Blog: Higher Ed Beat
Changing Demographics Mean Better College Odds for ‘Slugs’
A baby bust is forcing newsworthy changes to college admissions.
America’s declining birth rate has sweeping implications for the U.S. economy and society – especially its education system. Already, a decline in the number of 18-year-olds is forcing many colleges to take actions that journalists should cover, such as: changing recruiting practices, cutting costs, and, in some cases, going out of business, according to a panel of college officials, researchers and journalists speaking at a recent Education Writers Association seminar.
Where to Find College Hate Crime Data
Five organizations publish numbers and information on hate crimes.
Reporters looking for data and background on college campus hate crimes have limited and less-than-ideal options, says Dan Bauman, a data reporter for The Chronicle of Higher Education.
Three Rules for Covering Campus Hate Incidents
Get the legalities right, put the data in context, and do followup.
Hate crimes on university campuses have spiked since 2015. The U.S. Department of Education reported a 25 percent jump in 2016. A recent FBI report said the bureau’s count of hate crime reports at schools or colleges jumped 36 percent in 2017.
Some of the nation’s most influential education policymakers and legislators will address more than 30 journalists at a Jan. 28-29 Education Writers Association seminar examining the impact of the 2018 elections on higher education.
Newer, Fresher Ways to Cover Student Mental Health Emerge
Colleges experiment with low-cost screening and counseling.
The alarming rise in college students seeking mental health services at campus counseling centers has garnered plenty of headlines in the last few years.
But there’s a fresher, more hopeful story emerging at many campuses, said mental health experts convened at the Education Writers Association’s 2018 Higher Education Seminar in Las Vegas. Some colleges are trying to meet the new needs creatively and affordably using programs like online tools, peer-led discussion groups or dorm-based healthy living workshops.
Declining Demand for Liberal Arts Has Surprising Causes and Repercussions
Shifting humanities landscape should raise questions for education journalists
Educating Americans in the liberal arts – teaching them to write, understand history, and philosophize – was traditionally a main purpose of college.
But today’s students are shunning that tradition. The number of undergraduates earning bachelor’s degrees in some of the mainstay liberal arts subjects – English, history and philosophy – fell by at least 15 percent between 2008 and 2016, even though the total number of bachelors rose 31 percent during that time, one recent study found.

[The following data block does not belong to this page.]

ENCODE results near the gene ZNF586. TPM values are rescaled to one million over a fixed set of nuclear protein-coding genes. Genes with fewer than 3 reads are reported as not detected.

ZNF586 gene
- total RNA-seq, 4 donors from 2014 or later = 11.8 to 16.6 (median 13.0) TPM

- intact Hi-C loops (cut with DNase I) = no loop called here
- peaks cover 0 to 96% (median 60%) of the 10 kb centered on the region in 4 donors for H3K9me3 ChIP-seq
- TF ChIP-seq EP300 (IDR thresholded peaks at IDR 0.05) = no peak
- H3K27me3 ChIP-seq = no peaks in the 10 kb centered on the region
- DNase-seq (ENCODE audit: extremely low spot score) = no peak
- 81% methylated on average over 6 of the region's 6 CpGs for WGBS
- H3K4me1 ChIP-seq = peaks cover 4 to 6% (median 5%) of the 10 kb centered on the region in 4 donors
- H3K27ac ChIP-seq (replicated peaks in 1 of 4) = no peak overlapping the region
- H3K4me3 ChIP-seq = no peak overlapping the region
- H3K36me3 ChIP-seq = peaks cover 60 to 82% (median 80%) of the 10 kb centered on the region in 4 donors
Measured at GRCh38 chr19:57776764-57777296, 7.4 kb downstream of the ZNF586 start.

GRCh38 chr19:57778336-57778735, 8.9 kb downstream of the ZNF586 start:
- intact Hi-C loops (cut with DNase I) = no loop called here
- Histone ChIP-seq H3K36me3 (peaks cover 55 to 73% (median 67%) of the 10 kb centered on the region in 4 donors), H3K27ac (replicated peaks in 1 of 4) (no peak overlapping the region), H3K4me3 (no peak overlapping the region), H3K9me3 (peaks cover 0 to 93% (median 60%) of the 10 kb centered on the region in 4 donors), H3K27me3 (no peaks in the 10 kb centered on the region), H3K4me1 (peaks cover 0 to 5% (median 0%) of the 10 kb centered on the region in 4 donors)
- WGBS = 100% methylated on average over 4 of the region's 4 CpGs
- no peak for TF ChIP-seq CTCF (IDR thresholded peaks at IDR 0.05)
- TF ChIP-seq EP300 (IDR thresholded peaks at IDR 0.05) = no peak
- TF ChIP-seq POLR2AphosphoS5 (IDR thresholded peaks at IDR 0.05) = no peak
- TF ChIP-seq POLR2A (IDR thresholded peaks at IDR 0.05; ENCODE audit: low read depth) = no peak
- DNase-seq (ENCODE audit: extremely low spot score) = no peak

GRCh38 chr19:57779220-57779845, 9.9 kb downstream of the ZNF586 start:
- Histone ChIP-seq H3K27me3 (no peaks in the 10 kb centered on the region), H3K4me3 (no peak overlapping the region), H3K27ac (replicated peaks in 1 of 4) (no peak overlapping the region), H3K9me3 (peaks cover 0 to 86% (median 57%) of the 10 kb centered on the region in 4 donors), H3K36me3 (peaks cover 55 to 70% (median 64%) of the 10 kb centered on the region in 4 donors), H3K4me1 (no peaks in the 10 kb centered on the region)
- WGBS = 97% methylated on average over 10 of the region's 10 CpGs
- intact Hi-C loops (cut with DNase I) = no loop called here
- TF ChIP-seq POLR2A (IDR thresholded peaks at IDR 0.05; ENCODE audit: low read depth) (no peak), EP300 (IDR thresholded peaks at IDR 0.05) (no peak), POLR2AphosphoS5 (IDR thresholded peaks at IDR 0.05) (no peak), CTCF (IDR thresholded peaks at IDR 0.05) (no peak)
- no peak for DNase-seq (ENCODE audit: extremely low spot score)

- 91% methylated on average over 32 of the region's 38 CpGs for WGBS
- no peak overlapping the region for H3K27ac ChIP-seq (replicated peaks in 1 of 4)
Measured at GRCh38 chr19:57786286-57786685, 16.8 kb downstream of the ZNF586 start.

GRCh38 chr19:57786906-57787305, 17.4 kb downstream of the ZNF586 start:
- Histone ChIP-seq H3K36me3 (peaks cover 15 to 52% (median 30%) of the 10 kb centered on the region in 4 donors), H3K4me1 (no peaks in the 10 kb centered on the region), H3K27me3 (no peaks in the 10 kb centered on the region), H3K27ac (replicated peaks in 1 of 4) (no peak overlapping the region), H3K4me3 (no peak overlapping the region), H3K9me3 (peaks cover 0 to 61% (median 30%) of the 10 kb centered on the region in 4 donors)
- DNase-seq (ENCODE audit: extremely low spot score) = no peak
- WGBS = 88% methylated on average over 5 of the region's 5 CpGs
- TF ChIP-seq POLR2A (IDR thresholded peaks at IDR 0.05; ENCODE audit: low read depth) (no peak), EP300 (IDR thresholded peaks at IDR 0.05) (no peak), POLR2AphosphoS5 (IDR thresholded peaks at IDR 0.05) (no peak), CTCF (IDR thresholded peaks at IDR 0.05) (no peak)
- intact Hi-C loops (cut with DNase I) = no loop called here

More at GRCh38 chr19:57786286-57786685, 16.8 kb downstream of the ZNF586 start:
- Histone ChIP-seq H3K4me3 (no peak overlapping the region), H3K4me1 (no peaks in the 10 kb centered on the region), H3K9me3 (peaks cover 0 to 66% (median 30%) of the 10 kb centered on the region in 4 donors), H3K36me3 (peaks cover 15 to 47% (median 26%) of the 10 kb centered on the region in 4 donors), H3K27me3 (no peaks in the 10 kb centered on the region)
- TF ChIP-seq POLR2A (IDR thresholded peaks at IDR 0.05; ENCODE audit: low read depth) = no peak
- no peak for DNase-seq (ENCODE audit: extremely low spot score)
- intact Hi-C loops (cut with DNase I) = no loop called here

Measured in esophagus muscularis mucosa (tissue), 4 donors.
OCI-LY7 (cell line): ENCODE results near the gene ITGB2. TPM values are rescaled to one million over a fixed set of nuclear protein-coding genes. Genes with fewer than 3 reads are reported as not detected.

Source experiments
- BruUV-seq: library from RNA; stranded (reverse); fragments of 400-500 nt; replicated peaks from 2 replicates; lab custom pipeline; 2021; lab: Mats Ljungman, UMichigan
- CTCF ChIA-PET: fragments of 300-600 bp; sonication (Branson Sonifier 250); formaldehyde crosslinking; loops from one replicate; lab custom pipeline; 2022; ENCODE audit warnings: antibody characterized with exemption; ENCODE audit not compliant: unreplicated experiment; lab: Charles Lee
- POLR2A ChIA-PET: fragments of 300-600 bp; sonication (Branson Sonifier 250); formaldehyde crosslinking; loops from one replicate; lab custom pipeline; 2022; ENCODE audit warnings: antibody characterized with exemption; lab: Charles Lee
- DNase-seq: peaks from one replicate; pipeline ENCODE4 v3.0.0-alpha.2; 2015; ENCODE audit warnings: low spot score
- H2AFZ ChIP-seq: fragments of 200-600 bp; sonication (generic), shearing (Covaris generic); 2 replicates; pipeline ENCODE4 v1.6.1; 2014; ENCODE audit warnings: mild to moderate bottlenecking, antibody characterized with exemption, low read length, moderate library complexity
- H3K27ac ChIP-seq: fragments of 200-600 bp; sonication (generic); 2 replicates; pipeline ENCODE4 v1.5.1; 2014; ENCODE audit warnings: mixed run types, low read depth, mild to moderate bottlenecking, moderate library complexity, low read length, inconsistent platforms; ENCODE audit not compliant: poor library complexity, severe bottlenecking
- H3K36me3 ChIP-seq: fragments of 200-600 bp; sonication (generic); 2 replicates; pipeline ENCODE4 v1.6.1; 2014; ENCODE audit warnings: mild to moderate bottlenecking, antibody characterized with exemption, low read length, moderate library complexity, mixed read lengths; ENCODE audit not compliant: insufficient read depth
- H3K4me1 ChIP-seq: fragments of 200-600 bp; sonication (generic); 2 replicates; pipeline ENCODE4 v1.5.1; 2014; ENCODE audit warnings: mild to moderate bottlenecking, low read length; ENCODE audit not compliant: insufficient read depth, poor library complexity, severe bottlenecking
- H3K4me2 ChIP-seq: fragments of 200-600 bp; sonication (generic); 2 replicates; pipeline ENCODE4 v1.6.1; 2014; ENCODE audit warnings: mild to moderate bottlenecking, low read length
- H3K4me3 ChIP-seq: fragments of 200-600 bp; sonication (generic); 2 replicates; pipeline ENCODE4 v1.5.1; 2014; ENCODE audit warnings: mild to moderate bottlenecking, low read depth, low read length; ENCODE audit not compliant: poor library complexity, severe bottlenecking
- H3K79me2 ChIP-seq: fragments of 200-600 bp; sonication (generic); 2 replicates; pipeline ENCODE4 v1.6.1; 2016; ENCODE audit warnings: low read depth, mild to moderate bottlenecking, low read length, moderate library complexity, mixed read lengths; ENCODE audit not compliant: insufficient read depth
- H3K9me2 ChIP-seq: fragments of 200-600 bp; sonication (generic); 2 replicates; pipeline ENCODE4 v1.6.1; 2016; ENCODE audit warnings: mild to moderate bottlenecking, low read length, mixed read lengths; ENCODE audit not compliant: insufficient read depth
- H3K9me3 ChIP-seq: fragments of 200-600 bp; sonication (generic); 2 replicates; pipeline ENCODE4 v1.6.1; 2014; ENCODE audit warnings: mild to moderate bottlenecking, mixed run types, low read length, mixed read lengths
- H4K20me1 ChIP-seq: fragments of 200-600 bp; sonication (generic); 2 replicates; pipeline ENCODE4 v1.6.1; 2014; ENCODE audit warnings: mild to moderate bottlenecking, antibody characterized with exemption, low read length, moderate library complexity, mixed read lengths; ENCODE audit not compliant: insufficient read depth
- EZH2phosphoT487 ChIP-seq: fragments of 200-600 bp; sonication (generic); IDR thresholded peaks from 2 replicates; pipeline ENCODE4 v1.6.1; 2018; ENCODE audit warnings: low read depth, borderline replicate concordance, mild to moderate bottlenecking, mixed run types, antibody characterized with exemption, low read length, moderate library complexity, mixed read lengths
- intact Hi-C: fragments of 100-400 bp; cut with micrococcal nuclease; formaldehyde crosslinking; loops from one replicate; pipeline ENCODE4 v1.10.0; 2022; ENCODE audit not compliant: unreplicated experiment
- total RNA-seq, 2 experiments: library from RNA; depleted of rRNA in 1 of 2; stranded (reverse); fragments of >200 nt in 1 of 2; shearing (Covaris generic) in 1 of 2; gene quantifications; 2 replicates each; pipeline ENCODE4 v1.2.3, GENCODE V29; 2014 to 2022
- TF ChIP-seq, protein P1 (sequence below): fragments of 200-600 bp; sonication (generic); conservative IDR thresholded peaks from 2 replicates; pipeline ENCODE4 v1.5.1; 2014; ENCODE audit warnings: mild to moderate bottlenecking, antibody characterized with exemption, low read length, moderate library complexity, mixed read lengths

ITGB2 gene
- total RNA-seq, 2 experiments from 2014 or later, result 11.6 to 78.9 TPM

Small colleges struggling because of declining enrollment and tuition revenues face stark choices: If they can’t rebound, financial realities may force them to shut down.
Surveys indicate that the costs of college are now bigger worries for most applicants and families than the traditional anxieties about getting in.
It’s not just because of the shockingly high prices, such as the private colleges sporting sticker prices (tuition, room, board, books and miscellaneous expenses) north of $70,000 a year. Families are obsessed with costs in part because of the surprising complexity and opacity of college prices.
Careful Coverage of Campus Sexual Assaults Can Spark Reforms
Experts offer four strategies for reporting on Title IX complaints.
Reporters are spending more and more time covering allegations of sexual assault on college campuses. A Nexis search finds more than 3,000 articles in U.S. newspapers in the last year using the terms “sexual assault,” “alleged” and “campus.”
Video Tutorial: How to Find and Use Free College Data
A 10-minute walk-through of the IPEDS database
Journalists reporting on U.S. colleges can access reams of free, public and newsworthy data through the Integrated Postsecondary Education Data System, or IPEDS.
Beyond Protests: Better Ways to Cover Race Issues on Campus
Racial conflicts at colleges need deeper and more patient coverage.
Protests over statues honoring Confederate soldiers; shouting matches at presentations by white nationalist speakers; student drives to strip buildings of names honoring racist officials.
Such dramatic campus racial conflicts and controversies justifiably attract attention from reporters and the public, according to a pair of veteran education journalists, a researcher, and a college administrator who spoke on a panel at the Education Writers Association’s 2018 National Seminar.
Adult College Students: The Undercovered 6.6 Million
35% of the college population are veterans, working parents and perpetual students like James Franco.
Adult learners, or college students aged 25 and older, are typically referred to as “nontraditional students,” in contrast to their younger, “traditional” student peers.
But that’s an oversimplification of “tradition.” Adult students have long been an important part of the college student body – whether it was the World War II veterans who flooded campuses thanks to the GI Bill, or seemingly perennial students like James Franco.